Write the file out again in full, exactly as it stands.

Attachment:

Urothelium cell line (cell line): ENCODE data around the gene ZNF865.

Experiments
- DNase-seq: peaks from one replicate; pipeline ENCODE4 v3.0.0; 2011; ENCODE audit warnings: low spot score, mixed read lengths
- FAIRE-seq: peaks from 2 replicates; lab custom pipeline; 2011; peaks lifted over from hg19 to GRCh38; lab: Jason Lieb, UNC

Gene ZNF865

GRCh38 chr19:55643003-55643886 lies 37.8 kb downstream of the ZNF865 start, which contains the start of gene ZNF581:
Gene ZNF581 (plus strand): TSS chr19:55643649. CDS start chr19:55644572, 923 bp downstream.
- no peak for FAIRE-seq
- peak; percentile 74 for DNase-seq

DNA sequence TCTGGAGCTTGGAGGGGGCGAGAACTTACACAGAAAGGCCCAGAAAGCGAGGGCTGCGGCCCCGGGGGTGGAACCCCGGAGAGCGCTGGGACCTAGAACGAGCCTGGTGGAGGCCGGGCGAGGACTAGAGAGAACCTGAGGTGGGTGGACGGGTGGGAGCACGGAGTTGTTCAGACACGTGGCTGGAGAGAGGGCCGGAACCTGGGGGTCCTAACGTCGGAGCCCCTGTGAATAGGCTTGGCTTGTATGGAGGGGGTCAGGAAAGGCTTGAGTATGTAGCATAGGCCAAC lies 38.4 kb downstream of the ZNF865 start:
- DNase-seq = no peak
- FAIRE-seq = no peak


Urothelium cell line (cell line): ENCODE data around the gene ZNF865.

Experiments
- DNase-seq: peaks from one replicate; pipeline ENCODE4 v3.0.0; 2011; ENCODE audit warnings: low spot score, mixed read lengths
- FAIRE-seq: peaks from 2 replicates; lab custom pipeline; 2011; peaks lifted over from hg19 to GRCh38; lab: Jason Lieb, UNC

Gene ZNF865

GRCh38 chr19:55643003-55643886 lies 37.8 kb downstream of the ZNF865 start, which contains the start of gene ZNF581:
Gene ZNF581 (plus strand): TSS chr19:55643649. CDS start chr19:55644572, 923 bp downstream.
- no peak for FAIRE-seq
- peak; percentile 74 for DNase-seq

DNA sequence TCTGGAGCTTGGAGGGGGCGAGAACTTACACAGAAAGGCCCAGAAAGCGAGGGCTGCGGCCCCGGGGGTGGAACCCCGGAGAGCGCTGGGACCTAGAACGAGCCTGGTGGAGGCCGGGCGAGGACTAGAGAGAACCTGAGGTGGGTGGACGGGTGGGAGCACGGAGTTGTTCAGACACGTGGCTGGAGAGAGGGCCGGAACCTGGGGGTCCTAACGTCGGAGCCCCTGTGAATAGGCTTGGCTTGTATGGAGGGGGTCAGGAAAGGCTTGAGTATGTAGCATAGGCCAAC lies 38.4 kb downstream of the ZNF865 start:
- DNase-seq = no peak
- FAIRE-seq = no peak